Minstrel's Dialect

Laurence Horn laurence.horn at YALE.EDU
Wed Nov 12 01:59:11 UTC 2003

At 1:31 PM -0600 11/11/03, Matthew Gordon wrote:
>As an explanation for "yeller" "feller" (also "winder" and "holler"),
>spelling pronunciation seems unlikely to me, considering the forms are
>traditionally associated with the rural Upper South/ South Midlands -
>not exactly the literacy capital of America. Of course, I mean no offense.

You're probably right--as I acknowledged (below), this was a guess on
my part, although the change from [o] to [@r] still seems a bit to me
if unmediated by any reanalysis.

>A clearer case is the common r-ful rendering of Joel Chandler Harris's
>characters Brer Rabbit et al. It seems clear that Harris intended to
>represent a schwa here; i.e. "Bruh".
>Is the common (in American English) r-ful pronunciation of the Korean
>name "Park" related as well? Isn't the name r-less with a central or
>back vowel as "park" would be in Std. British English?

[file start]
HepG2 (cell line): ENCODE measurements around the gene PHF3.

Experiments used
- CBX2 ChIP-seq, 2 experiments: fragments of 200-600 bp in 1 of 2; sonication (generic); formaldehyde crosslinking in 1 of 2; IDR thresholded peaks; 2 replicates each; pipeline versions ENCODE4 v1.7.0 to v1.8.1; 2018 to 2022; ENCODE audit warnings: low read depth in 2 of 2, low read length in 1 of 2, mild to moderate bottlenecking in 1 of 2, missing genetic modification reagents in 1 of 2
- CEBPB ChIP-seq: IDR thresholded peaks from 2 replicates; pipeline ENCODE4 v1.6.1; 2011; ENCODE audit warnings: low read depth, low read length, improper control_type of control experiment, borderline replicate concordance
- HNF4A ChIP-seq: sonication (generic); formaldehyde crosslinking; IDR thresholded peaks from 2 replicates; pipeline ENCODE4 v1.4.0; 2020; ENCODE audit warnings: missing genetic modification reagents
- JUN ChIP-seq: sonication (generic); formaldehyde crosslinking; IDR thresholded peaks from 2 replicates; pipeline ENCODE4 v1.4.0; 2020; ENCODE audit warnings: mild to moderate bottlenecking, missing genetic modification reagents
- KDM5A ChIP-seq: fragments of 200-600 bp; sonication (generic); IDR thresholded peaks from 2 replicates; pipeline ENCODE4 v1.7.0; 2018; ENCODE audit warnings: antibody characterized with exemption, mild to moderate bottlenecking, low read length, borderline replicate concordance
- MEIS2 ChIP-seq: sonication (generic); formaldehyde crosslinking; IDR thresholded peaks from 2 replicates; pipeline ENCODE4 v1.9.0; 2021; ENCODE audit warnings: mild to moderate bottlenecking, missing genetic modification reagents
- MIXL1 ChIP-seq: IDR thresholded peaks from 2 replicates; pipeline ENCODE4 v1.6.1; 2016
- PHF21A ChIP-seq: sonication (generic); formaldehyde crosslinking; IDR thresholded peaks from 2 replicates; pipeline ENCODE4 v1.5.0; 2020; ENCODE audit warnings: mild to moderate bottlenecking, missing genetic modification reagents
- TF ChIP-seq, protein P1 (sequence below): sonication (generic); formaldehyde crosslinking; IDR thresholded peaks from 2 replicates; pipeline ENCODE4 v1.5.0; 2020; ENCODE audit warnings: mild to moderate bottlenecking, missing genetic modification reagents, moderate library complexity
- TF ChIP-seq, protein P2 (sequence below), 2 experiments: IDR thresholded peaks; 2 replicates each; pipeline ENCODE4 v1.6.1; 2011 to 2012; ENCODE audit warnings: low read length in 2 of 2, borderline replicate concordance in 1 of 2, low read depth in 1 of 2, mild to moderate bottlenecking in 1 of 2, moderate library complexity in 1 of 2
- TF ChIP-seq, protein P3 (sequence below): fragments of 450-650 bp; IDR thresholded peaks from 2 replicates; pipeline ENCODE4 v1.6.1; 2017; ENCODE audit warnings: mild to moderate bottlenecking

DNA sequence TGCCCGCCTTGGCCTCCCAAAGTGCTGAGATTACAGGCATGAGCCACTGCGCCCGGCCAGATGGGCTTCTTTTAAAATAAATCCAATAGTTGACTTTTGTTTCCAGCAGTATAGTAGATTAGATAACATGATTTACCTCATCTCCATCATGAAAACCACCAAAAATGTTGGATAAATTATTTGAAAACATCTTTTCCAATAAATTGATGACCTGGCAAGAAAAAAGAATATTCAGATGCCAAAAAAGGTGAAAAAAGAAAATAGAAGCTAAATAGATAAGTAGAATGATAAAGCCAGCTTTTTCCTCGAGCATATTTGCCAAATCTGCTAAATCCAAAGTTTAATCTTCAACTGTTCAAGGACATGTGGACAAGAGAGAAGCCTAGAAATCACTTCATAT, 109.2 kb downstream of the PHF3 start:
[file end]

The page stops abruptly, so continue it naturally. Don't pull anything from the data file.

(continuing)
I've always assumed so; compare also the intended (motivated)
pronunciation of "Eeyore", the donkey in the Winnie the Pooh stories,
originally intended for an r-less readership.


>Laurence Horn wrote:
>>That's my guess too--much like the pronunciation of "Ye olde sweete
>>shoppe" with the determiner pronounced as if it were the second
>>person pronoun, although in that case it's because of unfamiliarity
>>with the archaic spelling of the dental fricative, or (I assume) the
>>r-ful pronunciation of "yeller" (for the color), "feller", etc.,
>>which (as I understand, although I could be wrong) were originally
>>designed to represent a schwa here for r-less dialects but now are
>>widely pronounced like the agentive ending (= 'one who yells', etc.)

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